He had gone to ral­lies, though, and so this must be the rea­son the gov­ern­ment was now tor­tur­ing him, he thought. He re­al­ized this was un­like­ly. The re­al­i­ty was that they were prob­a­bly old pipes and there was no par­tic­u­lar­ly in­ter­est­ing ex­pla­na­tion. It was prob­a­bly just noise and he was the one mak­ing it sound like mu­sic, in his imag­i­na­tion. But he did­n’t want to face up to this. It was the on­ly thing of any re­al in­ter­est that had hap­pened to him in his en­tire life, ex­cept for var­i­ous sex­u­al en­coun­ters which had most­ly end­ed em­bar­rass­ing­ly. The pipes, and a hand job or two, that was it for him.

The man who lived in the apart­ment de­cid­ed one morn­ing that he was go­ing to bathe, and be­gin do­ing it reg­u­lar­ly. This was be­cause the day be­fore one of his stu­dents had made fun of how he smelled. The man de­cid­ed that the on­ly way to get any­thing done in life was to be a straight line. It was mov­ing around ob­sta­cles in­stead of go­ing through them that had caused him to end up where he was. This is why he nev­er got any­thing done.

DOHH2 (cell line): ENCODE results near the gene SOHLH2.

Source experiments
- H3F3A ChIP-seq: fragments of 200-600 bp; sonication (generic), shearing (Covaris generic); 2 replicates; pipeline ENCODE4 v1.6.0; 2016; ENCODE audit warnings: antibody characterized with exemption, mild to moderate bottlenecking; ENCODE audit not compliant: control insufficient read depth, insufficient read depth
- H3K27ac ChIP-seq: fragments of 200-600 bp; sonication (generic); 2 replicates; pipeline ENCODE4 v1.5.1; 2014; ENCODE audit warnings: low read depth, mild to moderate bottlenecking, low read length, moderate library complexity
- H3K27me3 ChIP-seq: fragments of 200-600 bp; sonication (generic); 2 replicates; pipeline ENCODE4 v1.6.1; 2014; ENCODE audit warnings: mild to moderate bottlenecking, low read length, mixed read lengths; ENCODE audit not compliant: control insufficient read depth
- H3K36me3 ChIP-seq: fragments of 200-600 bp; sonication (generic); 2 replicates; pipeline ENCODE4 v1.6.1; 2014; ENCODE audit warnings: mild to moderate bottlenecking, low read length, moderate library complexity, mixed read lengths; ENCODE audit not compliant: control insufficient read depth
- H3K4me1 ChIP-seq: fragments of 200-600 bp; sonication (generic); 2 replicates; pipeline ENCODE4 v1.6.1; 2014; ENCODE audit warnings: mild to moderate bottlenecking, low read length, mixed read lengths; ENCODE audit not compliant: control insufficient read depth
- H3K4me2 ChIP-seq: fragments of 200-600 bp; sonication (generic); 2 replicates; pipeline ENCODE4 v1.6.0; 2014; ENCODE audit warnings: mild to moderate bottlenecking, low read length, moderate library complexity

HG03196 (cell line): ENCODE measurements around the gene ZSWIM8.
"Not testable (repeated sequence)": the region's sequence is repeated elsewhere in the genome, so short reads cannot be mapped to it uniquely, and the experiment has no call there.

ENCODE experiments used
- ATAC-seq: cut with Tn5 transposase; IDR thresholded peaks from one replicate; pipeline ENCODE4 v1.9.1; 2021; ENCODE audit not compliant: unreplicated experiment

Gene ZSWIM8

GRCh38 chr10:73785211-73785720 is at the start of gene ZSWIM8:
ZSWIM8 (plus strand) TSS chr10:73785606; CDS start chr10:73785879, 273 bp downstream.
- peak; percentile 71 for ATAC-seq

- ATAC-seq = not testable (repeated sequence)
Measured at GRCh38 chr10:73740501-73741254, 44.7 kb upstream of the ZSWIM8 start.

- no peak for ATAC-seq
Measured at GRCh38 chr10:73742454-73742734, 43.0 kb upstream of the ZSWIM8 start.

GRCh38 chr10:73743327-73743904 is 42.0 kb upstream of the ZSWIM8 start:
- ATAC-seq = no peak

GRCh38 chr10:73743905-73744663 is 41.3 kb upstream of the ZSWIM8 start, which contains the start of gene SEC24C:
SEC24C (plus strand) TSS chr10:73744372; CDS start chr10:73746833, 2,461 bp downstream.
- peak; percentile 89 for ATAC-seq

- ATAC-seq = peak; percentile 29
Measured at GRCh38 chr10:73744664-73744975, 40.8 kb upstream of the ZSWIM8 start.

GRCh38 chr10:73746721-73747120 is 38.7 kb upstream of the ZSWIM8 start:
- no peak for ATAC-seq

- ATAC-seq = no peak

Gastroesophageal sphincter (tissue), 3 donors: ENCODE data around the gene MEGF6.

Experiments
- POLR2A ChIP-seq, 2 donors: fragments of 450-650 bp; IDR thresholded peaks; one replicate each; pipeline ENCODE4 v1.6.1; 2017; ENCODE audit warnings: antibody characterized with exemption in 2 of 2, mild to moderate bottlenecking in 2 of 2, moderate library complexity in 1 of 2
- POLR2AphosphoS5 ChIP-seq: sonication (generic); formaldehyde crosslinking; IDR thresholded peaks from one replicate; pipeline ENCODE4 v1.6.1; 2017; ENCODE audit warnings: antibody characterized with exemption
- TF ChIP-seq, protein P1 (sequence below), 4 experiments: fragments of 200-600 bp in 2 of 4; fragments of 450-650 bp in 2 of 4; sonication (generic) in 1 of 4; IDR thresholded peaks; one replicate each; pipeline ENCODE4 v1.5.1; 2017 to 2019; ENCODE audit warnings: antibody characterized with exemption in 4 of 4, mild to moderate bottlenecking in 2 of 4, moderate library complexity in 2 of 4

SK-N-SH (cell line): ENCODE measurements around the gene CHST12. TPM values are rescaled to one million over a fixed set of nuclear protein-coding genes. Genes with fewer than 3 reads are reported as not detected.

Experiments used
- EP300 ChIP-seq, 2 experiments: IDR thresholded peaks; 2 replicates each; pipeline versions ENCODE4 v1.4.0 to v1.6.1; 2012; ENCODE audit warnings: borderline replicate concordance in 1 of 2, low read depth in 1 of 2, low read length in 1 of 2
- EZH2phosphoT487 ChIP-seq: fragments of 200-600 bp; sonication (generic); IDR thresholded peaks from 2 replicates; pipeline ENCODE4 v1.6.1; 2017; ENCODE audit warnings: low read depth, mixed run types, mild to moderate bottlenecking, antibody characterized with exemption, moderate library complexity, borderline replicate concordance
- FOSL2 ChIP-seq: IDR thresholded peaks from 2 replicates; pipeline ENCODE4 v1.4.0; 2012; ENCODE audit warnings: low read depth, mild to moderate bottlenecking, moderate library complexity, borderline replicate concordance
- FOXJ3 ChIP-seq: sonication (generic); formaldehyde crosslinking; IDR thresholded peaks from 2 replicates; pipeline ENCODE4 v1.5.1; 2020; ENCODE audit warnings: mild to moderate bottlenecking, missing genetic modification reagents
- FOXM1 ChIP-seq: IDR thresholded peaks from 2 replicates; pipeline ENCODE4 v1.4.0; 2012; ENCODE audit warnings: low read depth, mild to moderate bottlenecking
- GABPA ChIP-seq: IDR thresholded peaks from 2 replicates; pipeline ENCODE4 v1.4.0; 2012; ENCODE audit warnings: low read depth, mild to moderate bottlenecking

He turned the show­er on and im­me­di­ate­ly winced. It was play­ing a Sur­vivor song. He let it run. Sev­er­al times he had con­sid­ered invit­ing peo­ple over to hear his show­er, but he did­n’t have a lot of friends, and this was not the sort of thing one asked an acquaintance.

He hummed along with it be­fore he re­al­ized what it was. “Eye of the Tiger.” He turned the wa­ter off and stared at the wa­ter drain­ing out. Then he turned the wa­ter back on. It was play­ing an­oth­er song, one he did­n’t rec­og­nize. He turned it off. He turned it back on. It played the call riff from “Shave and a Hair­cut.” He turned it off and back on twice rapid­ly to em­u­late the re­sponse. He turned it on again. It was play­ing the riff from Jeop­ardy where the con­tes­tants were sup­posed to write their an­swers down.

He went in­to his bed­room and called the tu­tor­ing cen­ter and told them he would­n’t be com­ing in. He thought for a long time about ask­ing his land­lord to re­place the pipes. Then he turned on his com­put­er and start­ed de­sign­ing his blog. He was go­ing to call it “Eye of the Tiger.” He hoped Sur­vivor did­n’t sue. Then again, he thought maybe it would be in­ter­est­ing if they did.

Filed under Fiction on October 6th, 2007

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Reader Comments

spilane wrote:

you could­n’t fuck your way out of a wet pa­per bag.… congrats.